Crowds of Muslims wearing white robes circle the Kaaba, the cube-shaped building at the center of Islam's holiest site, as their prayers fill the air, signaling the start of the Hajj pilgrimage.
The tawaf, or circling of the Kaaba, which marks the start of the annual pilgrimage, took place on Sunday in Mecca, Saudi Arabia.
The largest Hajj pilgrimage in history will take place this year, according to a representative of the Saudi Ministry of Hajj and Umrah.
Due to the complete relaxation of coronavirus pandemic restrictions that have been in place since 2020, more than 2.5 million Muslims are anticipated to participate.
In that year, only 10,000 participants were allowed; in 2021, 59,000; and in 2018, a maximum of one million participants.
"I am living the most beautiful days of my life," 65-year-old Egyptian Abdelazim told the AFP news agency while he was there. Abdelazim had saved up for the $6000 cost of the event for 20 years.
The pilgrims will start traveling to Mina on Sunday evening, about 8 kilometers (5 miles) from al-Masjid al-Haram, or the Grand Mosque, in Mecca. From there, they will congregate at Mount Arafat, where Prophet Muhammad is thought to have given his last sermon.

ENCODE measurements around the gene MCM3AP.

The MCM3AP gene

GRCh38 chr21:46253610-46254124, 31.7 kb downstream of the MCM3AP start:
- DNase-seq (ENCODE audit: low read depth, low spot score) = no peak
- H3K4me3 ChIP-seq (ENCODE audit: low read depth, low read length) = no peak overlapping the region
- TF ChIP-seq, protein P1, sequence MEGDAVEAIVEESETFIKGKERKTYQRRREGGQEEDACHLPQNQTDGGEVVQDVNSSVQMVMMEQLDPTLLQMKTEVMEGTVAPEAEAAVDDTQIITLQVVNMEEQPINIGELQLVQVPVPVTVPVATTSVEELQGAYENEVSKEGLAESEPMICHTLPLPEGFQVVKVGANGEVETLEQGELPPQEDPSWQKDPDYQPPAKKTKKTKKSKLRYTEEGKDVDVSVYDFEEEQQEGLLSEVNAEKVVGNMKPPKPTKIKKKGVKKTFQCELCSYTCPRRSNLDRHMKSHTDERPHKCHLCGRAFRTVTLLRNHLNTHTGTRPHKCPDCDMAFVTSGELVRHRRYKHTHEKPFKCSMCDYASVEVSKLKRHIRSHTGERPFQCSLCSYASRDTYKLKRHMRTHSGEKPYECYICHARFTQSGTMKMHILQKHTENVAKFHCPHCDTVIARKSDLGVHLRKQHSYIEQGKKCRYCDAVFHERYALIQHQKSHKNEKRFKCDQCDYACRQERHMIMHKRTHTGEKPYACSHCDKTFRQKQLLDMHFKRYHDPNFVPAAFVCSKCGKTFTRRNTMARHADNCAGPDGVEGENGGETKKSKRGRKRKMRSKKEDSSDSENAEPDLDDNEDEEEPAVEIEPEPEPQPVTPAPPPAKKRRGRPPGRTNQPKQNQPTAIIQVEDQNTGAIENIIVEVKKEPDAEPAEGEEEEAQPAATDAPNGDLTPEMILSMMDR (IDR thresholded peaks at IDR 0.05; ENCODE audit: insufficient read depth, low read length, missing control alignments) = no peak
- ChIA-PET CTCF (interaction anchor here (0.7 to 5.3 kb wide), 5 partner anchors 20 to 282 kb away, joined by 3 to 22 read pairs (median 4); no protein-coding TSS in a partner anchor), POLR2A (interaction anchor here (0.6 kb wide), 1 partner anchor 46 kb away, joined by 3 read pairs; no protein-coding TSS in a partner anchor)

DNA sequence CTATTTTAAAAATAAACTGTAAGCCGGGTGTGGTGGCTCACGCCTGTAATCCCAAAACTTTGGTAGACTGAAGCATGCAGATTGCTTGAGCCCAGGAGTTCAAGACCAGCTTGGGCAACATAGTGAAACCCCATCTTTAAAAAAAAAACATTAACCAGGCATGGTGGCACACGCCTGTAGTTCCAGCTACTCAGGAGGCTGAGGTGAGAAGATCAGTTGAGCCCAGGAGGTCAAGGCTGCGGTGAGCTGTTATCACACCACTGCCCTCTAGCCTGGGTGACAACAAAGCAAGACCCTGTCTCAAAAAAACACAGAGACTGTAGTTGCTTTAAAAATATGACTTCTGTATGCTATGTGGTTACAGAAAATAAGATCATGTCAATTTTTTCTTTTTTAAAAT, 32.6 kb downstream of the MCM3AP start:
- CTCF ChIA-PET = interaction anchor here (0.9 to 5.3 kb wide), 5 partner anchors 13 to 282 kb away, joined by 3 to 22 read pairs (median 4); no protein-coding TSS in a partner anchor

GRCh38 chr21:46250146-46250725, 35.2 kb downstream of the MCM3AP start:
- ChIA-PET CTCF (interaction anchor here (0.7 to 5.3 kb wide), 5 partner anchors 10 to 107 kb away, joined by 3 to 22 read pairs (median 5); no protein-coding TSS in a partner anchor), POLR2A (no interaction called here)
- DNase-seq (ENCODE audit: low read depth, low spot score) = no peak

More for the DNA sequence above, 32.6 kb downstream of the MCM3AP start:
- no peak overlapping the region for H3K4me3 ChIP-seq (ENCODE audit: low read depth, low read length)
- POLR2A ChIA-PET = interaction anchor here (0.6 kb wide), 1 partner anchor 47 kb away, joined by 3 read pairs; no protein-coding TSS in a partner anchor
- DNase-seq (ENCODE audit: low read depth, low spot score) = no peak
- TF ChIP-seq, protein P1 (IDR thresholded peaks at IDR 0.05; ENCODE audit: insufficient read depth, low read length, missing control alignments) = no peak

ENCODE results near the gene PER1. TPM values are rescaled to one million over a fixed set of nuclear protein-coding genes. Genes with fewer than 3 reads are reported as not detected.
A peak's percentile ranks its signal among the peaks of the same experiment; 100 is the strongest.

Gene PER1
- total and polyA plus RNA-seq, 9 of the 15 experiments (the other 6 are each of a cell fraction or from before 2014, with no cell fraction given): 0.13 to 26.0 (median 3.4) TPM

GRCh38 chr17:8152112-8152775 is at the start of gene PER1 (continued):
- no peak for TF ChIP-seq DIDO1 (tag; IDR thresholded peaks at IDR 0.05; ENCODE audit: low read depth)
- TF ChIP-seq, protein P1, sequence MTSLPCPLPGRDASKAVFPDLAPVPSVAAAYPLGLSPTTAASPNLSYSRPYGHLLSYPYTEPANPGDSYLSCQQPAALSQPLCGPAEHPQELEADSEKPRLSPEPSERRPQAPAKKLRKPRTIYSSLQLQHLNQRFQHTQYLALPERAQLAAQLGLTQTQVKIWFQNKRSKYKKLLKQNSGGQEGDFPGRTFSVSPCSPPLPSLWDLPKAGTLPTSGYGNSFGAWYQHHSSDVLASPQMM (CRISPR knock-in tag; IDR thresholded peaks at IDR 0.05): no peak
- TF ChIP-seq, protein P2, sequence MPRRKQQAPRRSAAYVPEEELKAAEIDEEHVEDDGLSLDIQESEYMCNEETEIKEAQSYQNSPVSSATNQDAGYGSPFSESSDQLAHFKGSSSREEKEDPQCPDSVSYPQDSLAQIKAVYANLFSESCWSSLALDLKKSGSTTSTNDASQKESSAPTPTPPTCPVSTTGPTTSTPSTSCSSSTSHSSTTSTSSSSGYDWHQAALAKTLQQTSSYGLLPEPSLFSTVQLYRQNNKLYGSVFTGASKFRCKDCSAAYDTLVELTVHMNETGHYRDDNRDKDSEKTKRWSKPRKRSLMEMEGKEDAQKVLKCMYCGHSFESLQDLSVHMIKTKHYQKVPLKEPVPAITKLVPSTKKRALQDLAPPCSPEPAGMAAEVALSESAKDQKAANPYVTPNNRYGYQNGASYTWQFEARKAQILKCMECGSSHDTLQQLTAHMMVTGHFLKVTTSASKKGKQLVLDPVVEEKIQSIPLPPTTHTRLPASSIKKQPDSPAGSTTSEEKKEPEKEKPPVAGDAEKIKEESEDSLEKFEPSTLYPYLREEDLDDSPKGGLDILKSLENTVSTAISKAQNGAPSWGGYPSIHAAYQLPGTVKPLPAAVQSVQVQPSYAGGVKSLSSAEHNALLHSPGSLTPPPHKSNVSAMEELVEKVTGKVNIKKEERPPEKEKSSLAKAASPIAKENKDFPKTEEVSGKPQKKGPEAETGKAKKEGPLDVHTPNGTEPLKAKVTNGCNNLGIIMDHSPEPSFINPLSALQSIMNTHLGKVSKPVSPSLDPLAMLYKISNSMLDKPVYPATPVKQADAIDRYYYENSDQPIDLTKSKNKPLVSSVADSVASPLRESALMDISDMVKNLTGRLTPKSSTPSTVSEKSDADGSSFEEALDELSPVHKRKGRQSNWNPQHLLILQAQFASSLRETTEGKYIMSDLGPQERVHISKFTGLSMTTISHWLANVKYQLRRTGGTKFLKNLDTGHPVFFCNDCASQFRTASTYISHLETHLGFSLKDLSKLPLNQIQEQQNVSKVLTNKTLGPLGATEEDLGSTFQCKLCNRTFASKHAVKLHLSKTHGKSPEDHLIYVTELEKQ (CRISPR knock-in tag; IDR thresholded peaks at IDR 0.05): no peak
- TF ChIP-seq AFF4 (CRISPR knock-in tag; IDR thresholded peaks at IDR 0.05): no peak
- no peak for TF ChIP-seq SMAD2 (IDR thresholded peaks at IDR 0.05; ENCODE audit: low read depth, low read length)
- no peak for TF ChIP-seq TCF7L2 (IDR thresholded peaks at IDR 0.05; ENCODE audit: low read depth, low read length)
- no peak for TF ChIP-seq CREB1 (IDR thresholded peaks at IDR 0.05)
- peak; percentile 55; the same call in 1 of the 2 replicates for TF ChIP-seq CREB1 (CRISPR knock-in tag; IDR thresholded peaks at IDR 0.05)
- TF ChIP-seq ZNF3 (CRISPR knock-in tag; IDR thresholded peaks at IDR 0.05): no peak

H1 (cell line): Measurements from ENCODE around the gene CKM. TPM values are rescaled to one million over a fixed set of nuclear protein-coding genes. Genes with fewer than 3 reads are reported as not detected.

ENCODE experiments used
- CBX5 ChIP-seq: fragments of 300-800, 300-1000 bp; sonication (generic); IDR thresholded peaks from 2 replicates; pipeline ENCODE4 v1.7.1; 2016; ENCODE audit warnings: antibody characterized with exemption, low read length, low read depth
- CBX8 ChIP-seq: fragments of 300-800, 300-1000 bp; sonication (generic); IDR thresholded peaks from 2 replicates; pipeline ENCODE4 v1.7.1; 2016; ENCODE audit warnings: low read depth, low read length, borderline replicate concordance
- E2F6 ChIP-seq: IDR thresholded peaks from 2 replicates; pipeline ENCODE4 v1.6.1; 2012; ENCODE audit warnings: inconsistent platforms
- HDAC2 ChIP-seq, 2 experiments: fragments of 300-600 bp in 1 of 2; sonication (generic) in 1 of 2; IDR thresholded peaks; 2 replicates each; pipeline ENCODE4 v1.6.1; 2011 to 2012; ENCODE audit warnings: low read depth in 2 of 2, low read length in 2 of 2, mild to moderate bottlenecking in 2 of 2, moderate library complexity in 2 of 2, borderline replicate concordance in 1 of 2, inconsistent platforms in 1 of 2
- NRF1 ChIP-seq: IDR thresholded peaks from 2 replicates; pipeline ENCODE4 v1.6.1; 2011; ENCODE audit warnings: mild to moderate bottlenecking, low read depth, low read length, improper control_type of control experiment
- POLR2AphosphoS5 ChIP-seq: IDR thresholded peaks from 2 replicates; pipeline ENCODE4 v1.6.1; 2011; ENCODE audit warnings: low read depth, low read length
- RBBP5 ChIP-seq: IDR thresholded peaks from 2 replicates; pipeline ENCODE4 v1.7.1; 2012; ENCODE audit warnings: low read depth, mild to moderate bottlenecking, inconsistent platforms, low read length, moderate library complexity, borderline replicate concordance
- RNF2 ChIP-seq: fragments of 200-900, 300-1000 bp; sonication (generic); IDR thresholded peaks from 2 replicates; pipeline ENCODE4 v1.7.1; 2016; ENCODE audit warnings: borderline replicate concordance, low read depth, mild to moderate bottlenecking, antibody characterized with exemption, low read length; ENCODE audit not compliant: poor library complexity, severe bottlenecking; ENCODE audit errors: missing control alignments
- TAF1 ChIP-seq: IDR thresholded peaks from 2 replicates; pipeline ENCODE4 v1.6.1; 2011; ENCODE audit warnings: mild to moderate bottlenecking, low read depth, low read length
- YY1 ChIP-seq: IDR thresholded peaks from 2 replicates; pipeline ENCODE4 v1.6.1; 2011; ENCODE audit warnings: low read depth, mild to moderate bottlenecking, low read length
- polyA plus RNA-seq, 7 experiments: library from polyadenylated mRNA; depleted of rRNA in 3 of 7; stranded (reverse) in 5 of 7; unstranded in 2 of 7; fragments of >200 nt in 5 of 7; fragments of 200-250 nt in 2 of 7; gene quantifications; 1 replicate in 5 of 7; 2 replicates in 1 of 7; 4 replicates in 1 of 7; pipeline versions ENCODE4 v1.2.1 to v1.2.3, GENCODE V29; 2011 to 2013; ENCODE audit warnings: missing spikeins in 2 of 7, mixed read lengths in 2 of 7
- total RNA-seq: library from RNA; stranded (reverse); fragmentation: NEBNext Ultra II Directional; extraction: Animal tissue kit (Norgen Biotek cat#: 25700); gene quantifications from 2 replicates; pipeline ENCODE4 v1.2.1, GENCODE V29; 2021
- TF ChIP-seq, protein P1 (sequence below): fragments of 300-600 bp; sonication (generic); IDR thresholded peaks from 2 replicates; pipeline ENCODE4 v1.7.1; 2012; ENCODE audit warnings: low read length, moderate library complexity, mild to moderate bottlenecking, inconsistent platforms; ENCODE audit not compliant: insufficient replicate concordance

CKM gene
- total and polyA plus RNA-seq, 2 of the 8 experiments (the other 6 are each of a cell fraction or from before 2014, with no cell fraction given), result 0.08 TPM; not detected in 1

Food supplies have been brought in and security personnel have been deployed in Mina in preparation for the pilgrims.
The Hajj this year is difficult because it will take place in temperatures close to 45 degrees Celsius and because the lunar calendar will determine when it will take place.
According to Saudi authorities, there are thousands of ambulances and more than 32,000 medical personnel ready to respond to cases of heatstroke, dehydration, and exhaustion.
One of Islam's five pillars, the ritual is required of every able-bodied adult Muslim who has the financial means to participate.
It is intended that the mentally and emotionally taxing experience will purge followers of sin and draw them nearer to God.
This year, the Hajj is performed between June 26 and July 1, with Eid al-Adha being observed on June 28.
Even though it is an expensive ritual, the Hajj pilgrimage frequently gives people hope, especially those who come from nations that are plagued by war, poverty, or occupation. To be able to afford it, many people fork over years of their meager savings.
Last week, four pilgrimage groups departed from Gaza. In the meantime, a steady stream of pilgrims from northwest Syria crossed into Turkey at border points. Additionally, Yemenis traveled to Saudi Arabia for the pilgrimage on the first direct flight since 2016.